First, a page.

In that popular comedy, How to Lose Friends and Alienate People, comedian Simon Pegg bungles his way throughout the movie and almost severs relationships with his company’s top clients. While this is funny on screen, real life may not be nearly as forgiving.
Like Simon Peg, our online sales page may not be the ideal closer. When was the last time you checked for performance metrics? Were you pleased with the results? What corrective measures have you applied to your sales page since then?
According to Neil Patel, digital marketing guru, “With your landing page, you can grow leads, and with your sales funnel, you can convert web visitors into paying customers.”
So, essentially, you can turn website visitors into money- which is the goal of every sales page. But when this page is poorly optimised, it could be costing you money instead. Without further ado, here are some ways you unknowingly lose potential customers.
Your Sales Page Is Too Busy
When potential customers arrive on your sales page, they are hoping to find something of value. Typically, their behaviour at that point is information-seeking. Therefore, the goal is to help them find what they are searching for, not distract them. Some sales pages have so many things going on, they add to the complexity. For example, more ads, fast-sliding images or loud music.
If there is a video on your landing page, stop automatic play so visitors have the choice to play if they want. Simplicity adds to a better user experience (UX). Busy sales pages have poor UX and will surely put off visitors.
Poor Content Structure
The content structure can make or mar your sales page’s conversion potential. While streamlined content guides users through the page; from title to subheadings, paragraphs and bulleted points, a messy page can bounce them off seconds after arriving.
Brendan, digital marketing specialist at Domain4Less says, “A continuously high bounce rate is proof that your sales page is attracting visitors but failing to keep them for some reason.”
Work with your designer to develop a theme that matches your proposed content layout. Make room for sufficient white space so readers can ‘breathe’. Use short blocks of paragraphs and bullet points to make scanning easier. This way, your web visitors won’t be quick to alienate themselves from your site.
Slow Page Loading Time
Perhaps, this should come first because it is the first problem encountered. We have often encountered certain websites guilty of slow page loading. The instinct is to click the ‘back’ button immediately. Similarly, web visitors are bound to do the same if your sales page is just as guilty. According to a study, 40% of people abandon a website that takes longer than 3 seconds to load.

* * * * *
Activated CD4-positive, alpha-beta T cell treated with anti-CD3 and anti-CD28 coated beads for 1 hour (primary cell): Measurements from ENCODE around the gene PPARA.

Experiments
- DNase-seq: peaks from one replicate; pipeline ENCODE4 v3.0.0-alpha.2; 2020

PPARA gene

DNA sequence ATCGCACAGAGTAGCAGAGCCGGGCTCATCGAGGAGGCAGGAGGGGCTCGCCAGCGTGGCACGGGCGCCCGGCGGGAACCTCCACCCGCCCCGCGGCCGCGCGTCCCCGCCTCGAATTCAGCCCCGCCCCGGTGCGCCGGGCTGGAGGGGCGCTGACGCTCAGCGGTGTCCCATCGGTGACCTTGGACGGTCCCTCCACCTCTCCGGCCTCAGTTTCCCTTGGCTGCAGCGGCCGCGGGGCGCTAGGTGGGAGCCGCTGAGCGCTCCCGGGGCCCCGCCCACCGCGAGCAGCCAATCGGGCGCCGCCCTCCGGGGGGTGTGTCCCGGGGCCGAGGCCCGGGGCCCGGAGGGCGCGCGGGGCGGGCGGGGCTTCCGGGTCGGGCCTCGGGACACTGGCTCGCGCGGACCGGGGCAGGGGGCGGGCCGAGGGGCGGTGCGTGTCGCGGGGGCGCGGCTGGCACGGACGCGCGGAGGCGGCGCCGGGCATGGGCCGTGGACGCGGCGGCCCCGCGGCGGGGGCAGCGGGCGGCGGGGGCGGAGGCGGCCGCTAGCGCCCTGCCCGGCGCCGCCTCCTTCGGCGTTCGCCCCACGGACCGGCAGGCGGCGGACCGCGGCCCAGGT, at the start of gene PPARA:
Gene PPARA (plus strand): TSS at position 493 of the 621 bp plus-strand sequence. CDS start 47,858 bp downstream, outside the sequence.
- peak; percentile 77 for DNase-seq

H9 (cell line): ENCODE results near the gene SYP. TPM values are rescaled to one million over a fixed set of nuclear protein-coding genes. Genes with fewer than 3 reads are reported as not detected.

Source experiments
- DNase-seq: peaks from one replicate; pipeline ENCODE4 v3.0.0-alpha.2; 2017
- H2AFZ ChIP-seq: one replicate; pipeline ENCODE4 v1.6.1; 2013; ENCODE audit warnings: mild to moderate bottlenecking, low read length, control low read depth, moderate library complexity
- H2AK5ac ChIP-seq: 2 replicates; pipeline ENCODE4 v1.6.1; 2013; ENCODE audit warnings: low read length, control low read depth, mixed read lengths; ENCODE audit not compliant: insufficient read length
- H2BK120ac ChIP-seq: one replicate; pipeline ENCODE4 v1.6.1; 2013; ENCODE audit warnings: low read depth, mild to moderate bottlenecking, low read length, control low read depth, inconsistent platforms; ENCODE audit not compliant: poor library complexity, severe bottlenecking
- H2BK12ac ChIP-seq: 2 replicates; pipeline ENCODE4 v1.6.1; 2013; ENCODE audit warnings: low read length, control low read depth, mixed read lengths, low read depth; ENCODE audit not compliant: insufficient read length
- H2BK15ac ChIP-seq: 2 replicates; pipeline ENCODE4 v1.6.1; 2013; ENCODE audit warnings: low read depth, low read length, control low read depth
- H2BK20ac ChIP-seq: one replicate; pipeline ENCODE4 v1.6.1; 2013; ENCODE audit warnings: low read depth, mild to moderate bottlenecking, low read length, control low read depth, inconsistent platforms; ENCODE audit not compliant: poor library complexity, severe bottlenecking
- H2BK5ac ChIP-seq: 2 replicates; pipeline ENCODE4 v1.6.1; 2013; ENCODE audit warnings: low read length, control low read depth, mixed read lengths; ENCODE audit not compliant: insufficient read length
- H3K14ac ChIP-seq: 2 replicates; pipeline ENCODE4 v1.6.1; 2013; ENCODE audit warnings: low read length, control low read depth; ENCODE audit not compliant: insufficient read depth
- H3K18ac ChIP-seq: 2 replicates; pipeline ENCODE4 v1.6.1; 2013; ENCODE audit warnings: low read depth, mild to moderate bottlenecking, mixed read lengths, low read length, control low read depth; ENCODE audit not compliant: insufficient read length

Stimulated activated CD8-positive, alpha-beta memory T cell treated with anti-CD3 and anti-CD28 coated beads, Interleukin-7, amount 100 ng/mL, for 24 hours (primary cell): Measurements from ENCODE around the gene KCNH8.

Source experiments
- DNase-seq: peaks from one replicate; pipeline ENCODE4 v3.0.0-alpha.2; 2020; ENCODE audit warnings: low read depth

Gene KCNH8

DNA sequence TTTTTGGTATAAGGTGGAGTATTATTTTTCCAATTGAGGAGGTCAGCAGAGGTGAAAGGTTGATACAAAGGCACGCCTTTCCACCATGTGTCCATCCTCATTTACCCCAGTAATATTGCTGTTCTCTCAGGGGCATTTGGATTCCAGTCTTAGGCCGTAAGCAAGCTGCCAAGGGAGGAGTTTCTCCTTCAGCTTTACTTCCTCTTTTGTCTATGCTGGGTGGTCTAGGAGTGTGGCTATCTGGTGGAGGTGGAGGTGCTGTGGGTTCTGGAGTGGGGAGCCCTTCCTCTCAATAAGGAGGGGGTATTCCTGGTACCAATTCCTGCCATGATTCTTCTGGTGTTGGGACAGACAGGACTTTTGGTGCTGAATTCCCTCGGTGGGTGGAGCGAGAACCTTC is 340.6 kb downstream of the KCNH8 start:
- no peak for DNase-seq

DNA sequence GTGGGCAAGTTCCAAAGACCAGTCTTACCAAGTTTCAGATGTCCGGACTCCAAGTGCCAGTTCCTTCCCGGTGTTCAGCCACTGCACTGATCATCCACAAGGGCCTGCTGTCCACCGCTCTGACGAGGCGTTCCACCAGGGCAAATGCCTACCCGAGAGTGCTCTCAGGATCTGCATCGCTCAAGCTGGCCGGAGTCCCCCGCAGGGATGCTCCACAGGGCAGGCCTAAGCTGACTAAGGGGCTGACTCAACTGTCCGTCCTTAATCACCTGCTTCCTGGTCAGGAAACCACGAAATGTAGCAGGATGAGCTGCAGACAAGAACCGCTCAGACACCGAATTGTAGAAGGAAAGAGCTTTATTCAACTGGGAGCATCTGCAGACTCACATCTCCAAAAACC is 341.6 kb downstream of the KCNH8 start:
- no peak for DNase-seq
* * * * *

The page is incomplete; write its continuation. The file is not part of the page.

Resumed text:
Slow page loading time could be the result of a number of factors. For one, your images may not be well optimised for the page and the large size will take time to open. If you are using outdated scripts such as flash, you’ll be setting up your page for poor performance. Other possible reasons include poor web hosting features and multiple 301 directs.
Some websites get it right with persuasive ad copies and catchy meta-description tags. But when customers land on the ensuing sales page, they are disappointed. The information they expected to find isn’t the content they see. Classic spammy move that can blacklist a page, not only by unhappy visitor but Google itself.
When you point an ad copy link and or a description tag to a sales page, make sure the content is what is promised the visitor. Nothing can be more annoying than the feeling of deception. This isn’t restricted to sales pages alone, but blog posts, articles and other web content.
No Clear Call to Action
Say, you have attracted a potential customer and impressed them with your content, it is time to proceed to the next step. Unfortunately, there is no clear ‘next step’. After reading your content, what should they do? Are they to call a direct line for more information, or sign up to your email listing?
Having no clear call to action or an invisible one is enough to send a sales-ready lead to your competitor. You can’t afford to leave your customers stuck in landing page limbo. Use a clear call to action to guide your visitors along the customer journey until they convert. There is an actual science to creating effective CTAs.
Your sales page should win and retain customers if it is well-optimised. Like an online sales person, its job is to close deals just as you would offline. Always test to make sure it is doing its job.